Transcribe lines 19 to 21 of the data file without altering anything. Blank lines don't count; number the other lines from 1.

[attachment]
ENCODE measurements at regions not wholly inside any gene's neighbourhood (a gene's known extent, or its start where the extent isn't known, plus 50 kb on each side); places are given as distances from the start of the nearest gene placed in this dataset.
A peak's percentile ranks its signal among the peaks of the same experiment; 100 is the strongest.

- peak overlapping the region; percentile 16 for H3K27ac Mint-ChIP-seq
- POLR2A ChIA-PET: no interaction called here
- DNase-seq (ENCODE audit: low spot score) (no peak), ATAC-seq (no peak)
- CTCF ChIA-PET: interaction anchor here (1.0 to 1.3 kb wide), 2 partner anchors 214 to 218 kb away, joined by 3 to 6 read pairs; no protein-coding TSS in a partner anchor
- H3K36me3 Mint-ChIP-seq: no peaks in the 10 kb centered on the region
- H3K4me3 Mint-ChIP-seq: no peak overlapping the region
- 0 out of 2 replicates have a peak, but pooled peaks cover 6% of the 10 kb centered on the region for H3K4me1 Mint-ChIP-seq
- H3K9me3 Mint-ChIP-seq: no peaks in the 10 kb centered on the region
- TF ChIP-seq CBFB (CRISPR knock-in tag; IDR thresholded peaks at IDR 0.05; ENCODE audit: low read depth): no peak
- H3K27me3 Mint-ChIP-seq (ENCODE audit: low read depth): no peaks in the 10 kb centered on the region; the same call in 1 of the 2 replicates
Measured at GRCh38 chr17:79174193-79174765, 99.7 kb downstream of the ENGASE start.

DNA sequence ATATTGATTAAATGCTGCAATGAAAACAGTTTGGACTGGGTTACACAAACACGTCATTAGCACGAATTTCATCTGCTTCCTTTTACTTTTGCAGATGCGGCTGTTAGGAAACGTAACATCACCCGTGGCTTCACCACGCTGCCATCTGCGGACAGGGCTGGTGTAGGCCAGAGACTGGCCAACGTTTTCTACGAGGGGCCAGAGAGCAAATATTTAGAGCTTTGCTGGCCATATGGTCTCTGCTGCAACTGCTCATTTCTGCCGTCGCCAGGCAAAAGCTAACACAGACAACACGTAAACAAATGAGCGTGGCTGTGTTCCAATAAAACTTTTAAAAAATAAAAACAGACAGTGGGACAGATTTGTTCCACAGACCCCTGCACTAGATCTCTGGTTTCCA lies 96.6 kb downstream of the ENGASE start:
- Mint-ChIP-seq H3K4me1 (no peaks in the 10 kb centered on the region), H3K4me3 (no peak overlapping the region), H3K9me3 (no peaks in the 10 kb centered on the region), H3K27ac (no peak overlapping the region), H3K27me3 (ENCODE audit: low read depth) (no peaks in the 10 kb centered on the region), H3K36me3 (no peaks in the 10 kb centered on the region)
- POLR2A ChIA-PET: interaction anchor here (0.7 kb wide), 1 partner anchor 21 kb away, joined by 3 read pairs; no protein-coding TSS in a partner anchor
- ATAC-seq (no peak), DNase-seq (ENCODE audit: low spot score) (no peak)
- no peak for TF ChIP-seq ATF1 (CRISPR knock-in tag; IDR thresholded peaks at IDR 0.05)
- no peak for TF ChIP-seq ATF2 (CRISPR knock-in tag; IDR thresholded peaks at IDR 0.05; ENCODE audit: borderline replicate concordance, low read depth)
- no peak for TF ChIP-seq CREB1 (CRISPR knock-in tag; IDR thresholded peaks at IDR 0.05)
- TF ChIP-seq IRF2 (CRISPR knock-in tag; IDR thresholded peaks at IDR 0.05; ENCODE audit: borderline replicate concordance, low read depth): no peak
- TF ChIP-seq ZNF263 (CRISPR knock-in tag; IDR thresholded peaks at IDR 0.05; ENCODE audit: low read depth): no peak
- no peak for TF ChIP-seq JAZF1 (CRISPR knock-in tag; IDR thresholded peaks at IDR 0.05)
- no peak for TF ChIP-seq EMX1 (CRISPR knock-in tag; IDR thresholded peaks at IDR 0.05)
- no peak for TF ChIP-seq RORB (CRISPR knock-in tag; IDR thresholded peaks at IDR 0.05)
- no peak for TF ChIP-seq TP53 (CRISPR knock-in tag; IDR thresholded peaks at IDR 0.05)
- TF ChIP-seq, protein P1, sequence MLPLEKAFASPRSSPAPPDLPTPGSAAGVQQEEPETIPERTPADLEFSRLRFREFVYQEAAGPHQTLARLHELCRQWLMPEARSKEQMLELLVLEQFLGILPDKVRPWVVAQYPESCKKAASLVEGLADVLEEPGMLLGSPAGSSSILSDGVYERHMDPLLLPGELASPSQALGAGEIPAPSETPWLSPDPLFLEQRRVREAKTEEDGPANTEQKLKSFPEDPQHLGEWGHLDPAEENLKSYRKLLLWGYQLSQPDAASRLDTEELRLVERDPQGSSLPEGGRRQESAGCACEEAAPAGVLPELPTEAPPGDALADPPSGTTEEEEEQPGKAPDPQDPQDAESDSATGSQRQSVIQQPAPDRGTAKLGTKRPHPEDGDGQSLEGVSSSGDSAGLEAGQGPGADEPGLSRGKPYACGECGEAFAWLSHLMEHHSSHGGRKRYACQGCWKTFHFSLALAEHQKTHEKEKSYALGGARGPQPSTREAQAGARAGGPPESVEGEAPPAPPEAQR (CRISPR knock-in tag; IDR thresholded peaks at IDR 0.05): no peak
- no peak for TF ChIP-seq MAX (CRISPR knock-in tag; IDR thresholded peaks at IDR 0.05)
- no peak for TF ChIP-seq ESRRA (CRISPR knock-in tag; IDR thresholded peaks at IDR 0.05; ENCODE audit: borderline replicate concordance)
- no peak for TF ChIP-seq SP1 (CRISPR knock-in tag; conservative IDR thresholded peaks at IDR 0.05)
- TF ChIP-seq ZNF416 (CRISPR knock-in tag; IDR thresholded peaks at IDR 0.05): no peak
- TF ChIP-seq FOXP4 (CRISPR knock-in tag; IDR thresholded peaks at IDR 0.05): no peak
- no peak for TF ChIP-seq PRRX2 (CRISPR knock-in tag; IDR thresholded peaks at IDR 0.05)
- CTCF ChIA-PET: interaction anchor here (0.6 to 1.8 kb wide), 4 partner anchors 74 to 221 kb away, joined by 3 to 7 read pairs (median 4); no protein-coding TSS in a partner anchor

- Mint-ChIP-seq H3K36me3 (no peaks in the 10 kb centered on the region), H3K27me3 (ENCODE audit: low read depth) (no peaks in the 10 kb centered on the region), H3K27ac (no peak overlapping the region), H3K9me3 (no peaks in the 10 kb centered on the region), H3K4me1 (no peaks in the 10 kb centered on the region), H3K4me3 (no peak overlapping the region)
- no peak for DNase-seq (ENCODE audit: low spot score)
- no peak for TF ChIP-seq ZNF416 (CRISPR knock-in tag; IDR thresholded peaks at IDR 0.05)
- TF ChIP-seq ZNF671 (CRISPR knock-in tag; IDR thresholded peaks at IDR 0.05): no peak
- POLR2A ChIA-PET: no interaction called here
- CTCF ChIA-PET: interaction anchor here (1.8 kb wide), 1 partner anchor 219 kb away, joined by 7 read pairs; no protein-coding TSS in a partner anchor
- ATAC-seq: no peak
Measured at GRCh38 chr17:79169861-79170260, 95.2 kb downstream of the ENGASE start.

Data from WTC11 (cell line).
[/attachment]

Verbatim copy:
- no peak for TF ChIP-seq ATF2 (CRISPR knock-in tag; IDR thresholded peaks at IDR 0.05; ENCODE audit: borderline replicate concordance, low read depth)
- no peak for TF ChIP-seq CREB1 (CRISPR knock-in tag; IDR thresholded peaks at IDR 0.05)
- TF ChIP-seq IRF2 (CRISPR knock-in tag; IDR thresholded peaks at IDR 0.05; ENCODE audit: borderline replicate concordance, low read depth): no peak